My local council’s contract with Veolia for refuse collection is a case in point.  Somehow, the Council signed a 29 year contract with Veolia which basically allowed Veolia to annually increase the cost of service provision.  Worse, the contract included a clause in relation to the building of a waste incinerator.  Something no one in my town wanted.  The contract term stated that if the council refused planning permission for the incinerator, it would become liable for all of Veolia’s legal costs in a potential planning appeal.  The council refused permission for the incinerator and was left liable for a multi-million pound bill.

The big argument for outsourcing is that the private sector is more efficient than the public sector.  By outsourcing, that private sector efficiency can be infused into the public sector.

As someone who spent over twenty years working in the public sector in a job which inspected the private sector, that argument looks weak.  A recent report about ATOS’s performance in delivering PIP (Personal Independence Payments) shows a catalogue of errors, delays and poor decision-making.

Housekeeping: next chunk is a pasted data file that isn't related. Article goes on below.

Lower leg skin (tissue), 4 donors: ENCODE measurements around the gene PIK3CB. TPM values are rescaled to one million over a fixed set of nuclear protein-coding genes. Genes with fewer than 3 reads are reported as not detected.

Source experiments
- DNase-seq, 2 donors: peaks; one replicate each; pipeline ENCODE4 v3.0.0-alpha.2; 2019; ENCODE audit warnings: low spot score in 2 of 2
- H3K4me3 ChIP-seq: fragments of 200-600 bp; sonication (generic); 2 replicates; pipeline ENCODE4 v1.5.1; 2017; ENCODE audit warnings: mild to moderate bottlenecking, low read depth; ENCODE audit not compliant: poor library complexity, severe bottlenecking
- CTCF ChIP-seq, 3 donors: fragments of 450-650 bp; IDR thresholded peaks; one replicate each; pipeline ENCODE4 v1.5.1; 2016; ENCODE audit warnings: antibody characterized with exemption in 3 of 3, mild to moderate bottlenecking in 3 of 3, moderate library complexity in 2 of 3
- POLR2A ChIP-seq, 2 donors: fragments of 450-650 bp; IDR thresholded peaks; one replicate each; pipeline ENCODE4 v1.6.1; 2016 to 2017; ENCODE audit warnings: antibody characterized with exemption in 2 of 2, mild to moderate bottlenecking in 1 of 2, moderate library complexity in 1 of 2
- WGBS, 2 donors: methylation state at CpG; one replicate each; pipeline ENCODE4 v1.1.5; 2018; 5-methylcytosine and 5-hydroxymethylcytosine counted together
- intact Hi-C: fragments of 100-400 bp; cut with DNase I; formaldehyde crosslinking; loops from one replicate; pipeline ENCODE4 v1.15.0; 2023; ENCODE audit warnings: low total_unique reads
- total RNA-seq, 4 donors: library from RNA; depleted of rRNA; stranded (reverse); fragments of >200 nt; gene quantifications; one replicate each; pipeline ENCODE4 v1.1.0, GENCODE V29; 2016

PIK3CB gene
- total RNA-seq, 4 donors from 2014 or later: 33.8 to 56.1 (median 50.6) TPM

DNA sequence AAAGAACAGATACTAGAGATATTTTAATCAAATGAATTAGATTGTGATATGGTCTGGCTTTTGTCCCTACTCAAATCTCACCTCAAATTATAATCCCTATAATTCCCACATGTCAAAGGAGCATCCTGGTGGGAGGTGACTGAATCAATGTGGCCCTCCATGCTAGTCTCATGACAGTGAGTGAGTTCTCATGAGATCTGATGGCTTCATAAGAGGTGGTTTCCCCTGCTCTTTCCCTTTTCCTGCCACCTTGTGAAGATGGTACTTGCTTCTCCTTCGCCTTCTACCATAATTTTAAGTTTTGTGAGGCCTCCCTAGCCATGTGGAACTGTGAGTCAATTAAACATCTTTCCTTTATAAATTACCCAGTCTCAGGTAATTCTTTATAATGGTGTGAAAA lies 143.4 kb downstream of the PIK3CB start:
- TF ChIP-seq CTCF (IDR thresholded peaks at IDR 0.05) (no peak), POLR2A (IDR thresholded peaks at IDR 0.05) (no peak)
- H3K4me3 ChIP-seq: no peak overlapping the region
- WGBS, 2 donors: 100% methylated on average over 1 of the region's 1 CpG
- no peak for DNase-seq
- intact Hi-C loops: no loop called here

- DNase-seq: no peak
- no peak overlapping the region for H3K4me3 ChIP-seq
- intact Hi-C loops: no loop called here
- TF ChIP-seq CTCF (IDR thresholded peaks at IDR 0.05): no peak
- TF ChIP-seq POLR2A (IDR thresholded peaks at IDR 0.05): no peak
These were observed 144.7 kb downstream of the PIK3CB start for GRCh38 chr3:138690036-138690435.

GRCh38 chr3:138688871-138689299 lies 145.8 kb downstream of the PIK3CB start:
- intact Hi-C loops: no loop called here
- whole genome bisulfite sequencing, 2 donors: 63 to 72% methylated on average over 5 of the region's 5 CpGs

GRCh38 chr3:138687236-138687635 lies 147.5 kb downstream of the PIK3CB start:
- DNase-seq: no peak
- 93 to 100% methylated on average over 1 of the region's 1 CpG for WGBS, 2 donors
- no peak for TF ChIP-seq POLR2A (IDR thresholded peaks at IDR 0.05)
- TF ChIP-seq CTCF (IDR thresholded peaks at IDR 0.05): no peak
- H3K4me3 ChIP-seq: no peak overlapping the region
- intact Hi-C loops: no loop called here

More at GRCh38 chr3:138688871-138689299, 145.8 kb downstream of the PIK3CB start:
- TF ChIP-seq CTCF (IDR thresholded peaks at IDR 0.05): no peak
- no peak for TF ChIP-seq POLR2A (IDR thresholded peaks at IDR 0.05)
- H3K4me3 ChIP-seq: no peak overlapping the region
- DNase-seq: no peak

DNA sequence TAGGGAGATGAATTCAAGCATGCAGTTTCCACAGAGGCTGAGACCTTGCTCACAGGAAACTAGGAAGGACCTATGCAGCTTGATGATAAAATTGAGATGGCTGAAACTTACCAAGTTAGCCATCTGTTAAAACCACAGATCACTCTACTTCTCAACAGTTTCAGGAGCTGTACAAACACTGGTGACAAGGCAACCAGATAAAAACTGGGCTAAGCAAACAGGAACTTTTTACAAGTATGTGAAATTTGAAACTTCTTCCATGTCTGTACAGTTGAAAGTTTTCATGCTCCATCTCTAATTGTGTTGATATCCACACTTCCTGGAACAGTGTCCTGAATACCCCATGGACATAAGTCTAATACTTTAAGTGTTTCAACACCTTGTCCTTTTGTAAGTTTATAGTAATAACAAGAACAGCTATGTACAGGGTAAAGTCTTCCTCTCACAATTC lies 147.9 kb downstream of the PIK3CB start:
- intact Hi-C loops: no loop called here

Local authorities of all political persuasions have been bringing outsourced services back in-house citing poor service delivery and increasing costs.  For example, Liverpool Council brought street cleansing back in-house after the chosen outsourcing firm failed to meet required service standards.

In my twenty years in local government, I have seen the good and bad of outsourcing.  I worked at one council which outsourced its ITC provision in a highly successful manner which brought in better equipment and servicing.  I have also seen outsourced contracts which delivered poor quality services and unacceptable costs.  In my experience, the use of the private sector is no more efficient or cost-effective than providing in-house services.